Ghost Ghirls (Yahoo.com/GhostGhirls): Not that reality shows about ghost hunters and psychics needed to be parodied, but Ghost Ghirls (created by and starring Amanda Lund and Maria Blasucci) is at least as funny as the “real” thing being cranked out by Syfy and TLC. Some of the Drunk History brains are also involved, as are some comedy heavy-hitters as guest stars (including New Girl’s Jake Johnson and Parenthood’s Jason Ritter in Episode 1), but the 10-minute series is usually less “genius” than “probably wouldn’t click away from on Adult Swim at 3 a.m.” (A bong, of course, is implied.)

Ghost Hopping (YouTube.com/GhostHopping): On the other hand, Salt Lake City-based comic Marcus (insert Last Comic Standing reference here) has achieved the impossible and made a ghost-hunting series The Only TV Column That Matters™ can actually tolerate. The setup: On his travels as a stand-up comedian, Marcus and his cameraman hit local joints—restaurants, bars, tattoo parlors, malls and, natch, comedy clubs—to talk to the dead and generally crack wise. Sure, there are some of the usual elements of “Did you hear that?!” bullshit, but Ghost Hopping comes off as more genuine than the “professional” haunt hucksters.

Essnemma (YouTube.com/Essnemma): Former Buffy the Vampire Slayer actress Emma Caulfield is either really good at acting loony twice a week for her vlog, or she’s legitimately full-time nuts, and Essnemma represents tiny windows into her pinball machine of a psyche. Whichever, it’s impossible to look away when Caulfield jumps into a profane rant or random thought-splosion (“Advice” on Thursdays, “Grab Bag” on Tuesdays), with her unblinking brown eyes and flying blonde hair worked into a cyclonic frenzy that’s as inviting as it is mildly terrifying. Her recent “review” of CBS’ The Crazy Ones—which stars Buffy compatriot Sarah Michelle Gellar—is better than the show itself … which isn’t hard, but you get the idea.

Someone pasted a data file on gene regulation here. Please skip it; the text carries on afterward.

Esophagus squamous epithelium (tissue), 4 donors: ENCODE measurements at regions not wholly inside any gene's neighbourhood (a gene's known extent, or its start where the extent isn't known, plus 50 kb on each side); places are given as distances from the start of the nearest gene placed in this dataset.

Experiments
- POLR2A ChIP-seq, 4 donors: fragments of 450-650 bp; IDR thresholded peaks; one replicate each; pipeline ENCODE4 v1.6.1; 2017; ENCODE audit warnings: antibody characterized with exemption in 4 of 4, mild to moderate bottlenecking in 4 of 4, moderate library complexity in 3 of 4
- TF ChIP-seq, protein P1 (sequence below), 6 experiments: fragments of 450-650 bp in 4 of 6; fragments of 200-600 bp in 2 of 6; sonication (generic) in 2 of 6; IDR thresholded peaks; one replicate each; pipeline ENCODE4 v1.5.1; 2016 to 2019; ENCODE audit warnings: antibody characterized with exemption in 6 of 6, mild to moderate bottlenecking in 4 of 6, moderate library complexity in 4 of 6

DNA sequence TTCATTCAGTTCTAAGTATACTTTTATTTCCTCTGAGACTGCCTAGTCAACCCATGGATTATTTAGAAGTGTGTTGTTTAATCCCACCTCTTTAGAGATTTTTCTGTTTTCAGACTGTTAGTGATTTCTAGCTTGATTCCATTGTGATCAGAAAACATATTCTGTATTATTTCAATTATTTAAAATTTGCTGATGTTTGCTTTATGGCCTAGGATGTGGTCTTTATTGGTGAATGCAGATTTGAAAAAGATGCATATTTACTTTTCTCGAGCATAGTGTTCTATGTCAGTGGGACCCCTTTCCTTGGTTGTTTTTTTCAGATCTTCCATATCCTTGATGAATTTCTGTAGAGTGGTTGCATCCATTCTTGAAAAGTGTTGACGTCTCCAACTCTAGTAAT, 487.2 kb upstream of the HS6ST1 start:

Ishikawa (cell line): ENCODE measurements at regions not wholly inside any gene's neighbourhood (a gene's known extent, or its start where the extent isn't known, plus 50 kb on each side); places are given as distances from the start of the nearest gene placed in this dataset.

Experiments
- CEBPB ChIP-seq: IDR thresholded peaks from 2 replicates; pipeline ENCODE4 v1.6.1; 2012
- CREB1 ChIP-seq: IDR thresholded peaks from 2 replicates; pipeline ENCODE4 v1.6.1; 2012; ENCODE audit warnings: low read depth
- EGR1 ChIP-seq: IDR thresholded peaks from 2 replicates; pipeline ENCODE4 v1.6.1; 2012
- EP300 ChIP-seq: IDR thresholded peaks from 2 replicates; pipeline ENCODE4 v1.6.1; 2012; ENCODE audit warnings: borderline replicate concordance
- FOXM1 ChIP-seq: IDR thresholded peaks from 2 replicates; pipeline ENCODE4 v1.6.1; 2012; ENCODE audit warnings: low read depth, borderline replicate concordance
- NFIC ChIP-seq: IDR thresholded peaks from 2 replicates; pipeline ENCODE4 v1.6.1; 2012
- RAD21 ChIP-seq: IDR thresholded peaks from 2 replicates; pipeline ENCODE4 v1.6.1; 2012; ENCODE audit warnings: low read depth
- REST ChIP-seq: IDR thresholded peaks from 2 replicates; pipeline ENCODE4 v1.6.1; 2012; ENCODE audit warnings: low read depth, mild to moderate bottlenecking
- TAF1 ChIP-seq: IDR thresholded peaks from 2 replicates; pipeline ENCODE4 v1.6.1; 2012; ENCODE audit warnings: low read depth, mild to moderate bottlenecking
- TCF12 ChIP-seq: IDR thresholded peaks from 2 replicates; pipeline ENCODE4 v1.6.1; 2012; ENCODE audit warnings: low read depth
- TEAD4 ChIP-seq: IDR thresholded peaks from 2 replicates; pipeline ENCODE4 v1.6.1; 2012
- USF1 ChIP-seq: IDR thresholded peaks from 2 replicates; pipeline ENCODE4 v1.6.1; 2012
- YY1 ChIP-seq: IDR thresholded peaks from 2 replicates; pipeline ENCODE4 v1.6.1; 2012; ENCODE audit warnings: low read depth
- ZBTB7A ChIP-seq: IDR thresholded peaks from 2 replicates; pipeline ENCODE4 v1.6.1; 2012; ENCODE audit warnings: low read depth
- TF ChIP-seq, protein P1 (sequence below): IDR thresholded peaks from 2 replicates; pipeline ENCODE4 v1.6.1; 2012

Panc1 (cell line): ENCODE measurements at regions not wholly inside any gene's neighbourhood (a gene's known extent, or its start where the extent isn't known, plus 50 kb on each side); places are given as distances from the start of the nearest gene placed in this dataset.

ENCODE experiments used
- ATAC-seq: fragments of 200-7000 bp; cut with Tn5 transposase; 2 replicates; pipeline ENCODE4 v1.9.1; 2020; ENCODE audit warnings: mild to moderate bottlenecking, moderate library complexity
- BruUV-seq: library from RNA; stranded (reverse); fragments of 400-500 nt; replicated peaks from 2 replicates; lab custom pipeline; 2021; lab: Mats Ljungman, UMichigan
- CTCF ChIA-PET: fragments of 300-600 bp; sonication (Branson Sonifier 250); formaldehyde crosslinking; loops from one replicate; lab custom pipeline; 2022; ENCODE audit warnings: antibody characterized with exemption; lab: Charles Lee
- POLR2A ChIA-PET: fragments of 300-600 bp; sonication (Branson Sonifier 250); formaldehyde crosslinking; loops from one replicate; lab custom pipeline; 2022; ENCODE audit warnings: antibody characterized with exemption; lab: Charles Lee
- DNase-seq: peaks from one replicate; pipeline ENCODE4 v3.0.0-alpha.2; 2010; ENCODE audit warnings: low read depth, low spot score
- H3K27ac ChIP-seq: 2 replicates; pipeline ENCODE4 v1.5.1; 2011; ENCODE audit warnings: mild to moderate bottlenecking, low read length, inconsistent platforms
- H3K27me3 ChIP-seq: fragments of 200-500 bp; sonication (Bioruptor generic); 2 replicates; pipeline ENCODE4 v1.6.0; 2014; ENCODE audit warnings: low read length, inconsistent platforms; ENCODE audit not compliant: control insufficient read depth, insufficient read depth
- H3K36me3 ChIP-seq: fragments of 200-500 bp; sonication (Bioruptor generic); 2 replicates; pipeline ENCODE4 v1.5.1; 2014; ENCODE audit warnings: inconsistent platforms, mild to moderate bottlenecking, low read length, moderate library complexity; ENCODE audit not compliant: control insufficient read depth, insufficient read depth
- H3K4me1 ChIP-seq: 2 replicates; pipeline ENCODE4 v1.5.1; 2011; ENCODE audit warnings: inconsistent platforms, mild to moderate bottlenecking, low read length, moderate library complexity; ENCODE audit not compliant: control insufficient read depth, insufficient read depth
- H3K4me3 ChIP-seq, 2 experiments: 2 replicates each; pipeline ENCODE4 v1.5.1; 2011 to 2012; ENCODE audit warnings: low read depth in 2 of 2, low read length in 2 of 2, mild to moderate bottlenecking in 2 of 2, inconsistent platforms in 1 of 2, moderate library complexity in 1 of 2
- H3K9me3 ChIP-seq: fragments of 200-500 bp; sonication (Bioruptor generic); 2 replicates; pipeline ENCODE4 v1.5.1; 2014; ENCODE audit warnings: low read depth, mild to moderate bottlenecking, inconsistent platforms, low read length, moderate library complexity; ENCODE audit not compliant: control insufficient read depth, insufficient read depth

Hot Sluts (Comedycentral.com/cc-studios/hot-sluts): This Atom classic from waaay back in 2009 stars Alison Brie (Community, Mad Men) as a small-town girl with dreams of becoming a dancer in the Big City—but instead, she winds up as a cocktail waitress in the seediest/funniest Grindhouse nightmare of a nightclub ever, Scenarios. Hot Sluts lives up to its title-implied exploitation (nary a bosom goes un-heaved or blouse un-ripped), but Brie’s “tragic ending waiting for the right Dumpster to be found in” dancer (who dances terribly, FYI) is funnier in five short episodes than her Annie has been on five years of Community. I want six seasons and a movie of this.


DVD ROUNDUP FOR NOV. 12!

Burning Love: Season 1

The ultimate Bachelor takedown and one of the best Web series ever: Burning Love, wherein firefighter Mark (Ken Marino) sifts through a throng of desperate single women in order to find that one special lady to hand his hose. (Paramount)

Dexter: The Final Season

On Oct. 31, the first (and best) four seasons of Dexter dropped on Netflix. Not to say that Seasons 5, 6, 7 and now 8: The Final Season are completely worthless; however, if you stopped at Season 4, you’d probably be just fine. That’s all. (Showtime)

Man of Steel

Zack Snyder’s re-re-re-boot of Superman, starring Henry Cavill as Kal-El/Clark Kent, the alien super-being sent to Earth to save mankind and battle snooty movie critics. Also starring Amy Adams as the cougar Lois Lane. (Warner Bros.)

Paradise

A Montana hick (Julianne Hough) takes a fat insurance check and hits Las Vegas to live it up, with help from a bartender (Russell Brand), a lounge singer (Octavia Spencer) and director Diablo Cody. So … remember when Juno was a thing? (BBC)

Turbo

A daydreaming snail (Ryan Reynolds) gains super-speed powers and enters the Indianapolis 500 (?), teaching kiddies that no dream is too ridiculous or unattainable as long as corporate animators make it loud and colorful. (DreamWorks)

More New DVD Releases (Nov. 12)

Ambushed, As Night Falls, The Attack, Barbara, A Country Christmas, Dealin’ With Idiots, Duress, Grabbers, Frances Ha, Home Again, MADtv: Season 4, The Naughty List, Prince Avalanche, RWBY: Vol. 1, Silk: Season 1, Turning 30.

Published in TV